A party may move that a prospective witness be deposed in order to preserve testimony for trial. The court may grant the motion because of exceptional circumstances and in the interest of justice. If the court orders the deposition to be taken, it may also require the deponent to produce at the deposition any designated material that is not privileged, including any book, paper, document, record, recording, or data.
It is important to keep in mind that Rule 15 depositions are not discovery depositions, but are only to be used for the purpose of preserving evidence.
Defendant Must Seek Court Approval
A defendant must first obtain the Court's approval to take a Rule 15 deposition. The actual procedure for taking the deposition is governed by Fed. Rule. Civ. Procedure 28 (b)(2). In addition, depositions must comply with domestic law of the country where the deposition will be taken.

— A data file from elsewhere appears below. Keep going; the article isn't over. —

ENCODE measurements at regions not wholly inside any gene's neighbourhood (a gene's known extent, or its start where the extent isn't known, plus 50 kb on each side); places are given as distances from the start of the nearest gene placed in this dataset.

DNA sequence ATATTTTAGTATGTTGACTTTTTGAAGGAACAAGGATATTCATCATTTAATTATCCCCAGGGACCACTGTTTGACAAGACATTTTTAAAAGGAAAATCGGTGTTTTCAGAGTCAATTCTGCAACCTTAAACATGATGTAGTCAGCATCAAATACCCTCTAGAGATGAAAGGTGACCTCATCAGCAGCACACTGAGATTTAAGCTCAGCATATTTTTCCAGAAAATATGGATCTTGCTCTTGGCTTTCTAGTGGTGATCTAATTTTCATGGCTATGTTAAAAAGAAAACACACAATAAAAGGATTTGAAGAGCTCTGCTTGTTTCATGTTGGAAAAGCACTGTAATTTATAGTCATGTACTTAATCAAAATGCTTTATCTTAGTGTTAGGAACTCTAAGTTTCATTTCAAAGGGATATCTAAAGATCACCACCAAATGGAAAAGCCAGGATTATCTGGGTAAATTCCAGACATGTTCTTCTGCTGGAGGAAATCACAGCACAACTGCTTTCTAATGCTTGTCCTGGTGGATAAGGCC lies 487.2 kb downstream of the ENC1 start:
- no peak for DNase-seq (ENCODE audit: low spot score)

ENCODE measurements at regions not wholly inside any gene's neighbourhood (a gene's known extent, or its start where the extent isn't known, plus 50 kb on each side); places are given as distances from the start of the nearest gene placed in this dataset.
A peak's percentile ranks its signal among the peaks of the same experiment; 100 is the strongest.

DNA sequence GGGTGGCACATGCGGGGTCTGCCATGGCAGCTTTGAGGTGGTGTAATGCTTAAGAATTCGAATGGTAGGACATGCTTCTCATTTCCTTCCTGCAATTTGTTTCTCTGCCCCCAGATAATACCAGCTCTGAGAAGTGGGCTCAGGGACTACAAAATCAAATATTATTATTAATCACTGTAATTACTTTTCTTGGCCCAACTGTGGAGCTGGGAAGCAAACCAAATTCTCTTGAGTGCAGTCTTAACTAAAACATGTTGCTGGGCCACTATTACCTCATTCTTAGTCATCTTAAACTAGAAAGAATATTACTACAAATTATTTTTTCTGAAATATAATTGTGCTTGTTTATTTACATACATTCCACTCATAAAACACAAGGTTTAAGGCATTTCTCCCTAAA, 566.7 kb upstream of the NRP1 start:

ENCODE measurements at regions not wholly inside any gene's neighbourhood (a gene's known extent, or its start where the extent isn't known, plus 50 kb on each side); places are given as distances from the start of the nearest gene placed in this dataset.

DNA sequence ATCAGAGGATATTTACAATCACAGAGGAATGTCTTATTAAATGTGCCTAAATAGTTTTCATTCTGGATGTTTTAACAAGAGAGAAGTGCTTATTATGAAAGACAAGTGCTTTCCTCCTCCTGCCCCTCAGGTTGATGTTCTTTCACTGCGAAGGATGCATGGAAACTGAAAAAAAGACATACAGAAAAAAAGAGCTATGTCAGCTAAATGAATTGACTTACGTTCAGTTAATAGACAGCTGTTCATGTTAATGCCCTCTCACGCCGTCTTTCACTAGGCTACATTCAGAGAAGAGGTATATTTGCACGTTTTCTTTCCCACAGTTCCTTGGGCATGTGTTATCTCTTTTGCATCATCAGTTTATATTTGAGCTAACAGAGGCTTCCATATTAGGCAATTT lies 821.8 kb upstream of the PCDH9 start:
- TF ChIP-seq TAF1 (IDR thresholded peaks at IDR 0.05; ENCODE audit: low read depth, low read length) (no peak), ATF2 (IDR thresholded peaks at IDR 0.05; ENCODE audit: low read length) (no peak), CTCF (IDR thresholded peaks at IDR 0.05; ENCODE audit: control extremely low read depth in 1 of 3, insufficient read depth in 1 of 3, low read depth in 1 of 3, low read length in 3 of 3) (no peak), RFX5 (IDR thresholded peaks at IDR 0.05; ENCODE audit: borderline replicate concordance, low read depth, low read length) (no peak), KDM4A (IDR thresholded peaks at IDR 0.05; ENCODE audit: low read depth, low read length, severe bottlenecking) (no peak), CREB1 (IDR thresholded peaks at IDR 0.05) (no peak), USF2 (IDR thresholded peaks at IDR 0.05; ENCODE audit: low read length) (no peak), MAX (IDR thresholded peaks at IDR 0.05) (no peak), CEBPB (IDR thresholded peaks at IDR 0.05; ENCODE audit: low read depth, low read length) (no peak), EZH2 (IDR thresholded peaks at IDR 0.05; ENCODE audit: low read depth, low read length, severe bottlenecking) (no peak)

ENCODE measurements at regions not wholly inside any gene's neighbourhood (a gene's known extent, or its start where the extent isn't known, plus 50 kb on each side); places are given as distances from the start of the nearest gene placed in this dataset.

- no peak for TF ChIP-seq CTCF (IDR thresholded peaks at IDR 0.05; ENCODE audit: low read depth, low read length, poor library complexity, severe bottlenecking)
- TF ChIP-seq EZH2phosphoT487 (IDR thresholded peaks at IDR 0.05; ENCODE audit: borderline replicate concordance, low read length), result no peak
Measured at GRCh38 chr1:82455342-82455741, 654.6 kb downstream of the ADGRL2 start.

The Department of State's web page, "International Judicial Assistance, Notarial Services and Authentication of Documents," and the Department of State Foreign Affairs Manual are useful sources of information pertaining to the technical requirements of Rule 15 depositions. Some countries prohibit taking depositions, or may permit depositions only if witnesses are neither compelled to attend nor required to answer all questions.
In addition to the Court's order authorizing the Rule 15 depositions, it may be necessary for the defense to petition the Court to issue a letter rogatory to the foreign court pursuant to Fed. R. Civ. P. 28 (b)(2), in order to secure the witness's attendance.
Additional resources provided by the author
Foreign Evidence Blog, regarding new case law on foreign evidence issues and extradition.
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